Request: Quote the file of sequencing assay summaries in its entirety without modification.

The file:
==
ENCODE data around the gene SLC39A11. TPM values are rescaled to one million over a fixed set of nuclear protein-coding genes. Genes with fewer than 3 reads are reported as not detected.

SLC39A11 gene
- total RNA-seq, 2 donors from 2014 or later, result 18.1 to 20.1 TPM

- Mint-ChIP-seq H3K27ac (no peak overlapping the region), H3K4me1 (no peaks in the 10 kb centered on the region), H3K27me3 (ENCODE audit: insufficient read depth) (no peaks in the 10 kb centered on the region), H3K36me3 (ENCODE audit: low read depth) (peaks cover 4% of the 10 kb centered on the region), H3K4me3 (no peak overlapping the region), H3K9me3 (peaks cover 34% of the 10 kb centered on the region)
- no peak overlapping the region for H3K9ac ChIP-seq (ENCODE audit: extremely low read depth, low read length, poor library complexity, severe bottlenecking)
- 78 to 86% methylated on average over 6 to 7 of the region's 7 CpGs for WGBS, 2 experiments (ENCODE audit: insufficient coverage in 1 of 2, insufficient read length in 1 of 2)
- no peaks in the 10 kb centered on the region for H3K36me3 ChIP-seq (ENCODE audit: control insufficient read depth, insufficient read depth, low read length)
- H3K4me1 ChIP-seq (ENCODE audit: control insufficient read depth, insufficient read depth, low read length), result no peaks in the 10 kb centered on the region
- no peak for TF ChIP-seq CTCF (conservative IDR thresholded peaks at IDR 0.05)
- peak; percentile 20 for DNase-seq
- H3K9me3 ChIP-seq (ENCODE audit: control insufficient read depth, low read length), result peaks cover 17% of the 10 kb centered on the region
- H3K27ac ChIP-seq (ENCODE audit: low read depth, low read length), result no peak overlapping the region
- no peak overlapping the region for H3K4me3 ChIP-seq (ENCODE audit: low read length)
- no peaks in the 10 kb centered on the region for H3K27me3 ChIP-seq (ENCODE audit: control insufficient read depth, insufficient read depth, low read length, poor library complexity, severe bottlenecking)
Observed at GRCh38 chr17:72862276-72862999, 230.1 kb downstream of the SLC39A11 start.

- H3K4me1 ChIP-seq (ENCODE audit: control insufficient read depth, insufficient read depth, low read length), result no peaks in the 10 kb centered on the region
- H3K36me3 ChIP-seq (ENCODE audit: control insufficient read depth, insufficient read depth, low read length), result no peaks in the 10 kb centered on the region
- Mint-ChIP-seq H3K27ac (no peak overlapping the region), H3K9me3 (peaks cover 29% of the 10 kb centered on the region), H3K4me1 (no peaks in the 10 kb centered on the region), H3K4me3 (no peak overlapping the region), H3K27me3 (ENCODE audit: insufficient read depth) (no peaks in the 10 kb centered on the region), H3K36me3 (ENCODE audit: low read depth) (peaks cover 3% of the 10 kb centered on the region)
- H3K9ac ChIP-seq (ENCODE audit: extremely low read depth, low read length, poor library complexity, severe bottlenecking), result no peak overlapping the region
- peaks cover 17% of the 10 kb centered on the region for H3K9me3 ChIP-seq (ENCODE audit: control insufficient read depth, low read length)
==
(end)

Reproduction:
ENCODE data around the gene SLC39A11. TPM values are rescaled to one million over a fixed set of nuclear protein-coding genes. Genes with fewer than 3 reads are reported as not detected.

SLC39A11 gene
- total RNA-seq, 2 donors from 2014 or later, result 18.1 to 20.1 TPM

- Mint-ChIP-seq H3K27ac (no peak overlapping the region), H3K4me1 (no peaks in the 10 kb centered on the region), H3K27me3 (ENCODE audit: insufficient read depth) (no peaks in the 10 kb centered on the region), H3K36me3 (ENCODE audit: low read depth) (peaks cover 4% of the 10 kb centered on the region), H3K4me3 (no peak overlapping the region), H3K9me3 (peaks cover 34% of the 10 kb centered on the region)
- no peak overlapping the region for H3K9ac ChIP-seq (ENCODE audit: extremely low read depth, low read length, poor library complexity, severe bottlenecking)
- 78 to 86% methylated on average over 6 to 7 of the region's 7 CpGs for WGBS, 2 experiments (ENCODE audit: insufficient coverage in 1 of 2, insufficient read length in 1 of 2)
- no peaks in the 10 kb centered on the region for H3K36me3 ChIP-seq (ENCODE audit: control insufficient read depth, insufficient read depth, low read length)
- H3K4me1 ChIP-seq (ENCODE audit: control insufficient read depth, insufficient read depth, low read length), result no peaks in the 10 kb centered on the region
- no peak for TF ChIP-seq CTCF (conservative IDR thresholded peaks at IDR 0.05)
- peak; percentile 20 for DNase-seq
- H3K9me3 ChIP-seq (ENCODE audit: control insufficient read depth, low read length), result peaks cover 17% of the 10 kb centered on the region
- H3K27ac ChIP-seq (ENCODE audit: low read depth, low read length), result no peak overlapping the region
- no peak overlapping the region for H3K4me3 ChIP-seq (ENCODE audit: low read length)
- no peaks in the 10 kb centered on the region for H3K27me3 ChIP-seq (ENCODE audit: control insufficient read depth, insufficient read depth, low read length, poor library complexity, severe bottlenecking)
Observed at GRCh38 chr17:72862276-72862999, 230.1 kb downstream of the SLC39A11 start.

- H3K4me1 ChIP-seq (ENCODE audit: control insufficient read depth, insufficient read depth, low read length), result no peaks in the 10 kb centered on the region
- H3K36me3 ChIP-seq (ENCODE audit: control insufficient read depth, insufficient read depth, low read length), result no peaks in the 10 kb centered on the region
- Mint-ChIP-seq H3K27ac (no peak overlapping the region), H3K9me3 (peaks cover 29% of the 10 kb centered on the region), H3K4me1 (no peaks in the 10 kb centered on the region), H3K4me3 (no peak overlapping the region), H3K27me3 (ENCODE audit: insufficient read depth) (no peaks in the 10 kb centered on the region), H3K36me3 (ENCODE audit: low read depth) (peaks cover 3% of the 10 kb centered on the region)
- H3K9ac ChIP-seq (ENCODE audit: extremely low read depth, low read length, poor library complexity, severe bottlenecking), result no peak overlapping the region
- peaks cover 17% of the 10 kb centered on the region for H3K9me3 ChIP-seq (ENCODE audit: control insufficient read depth, low read length)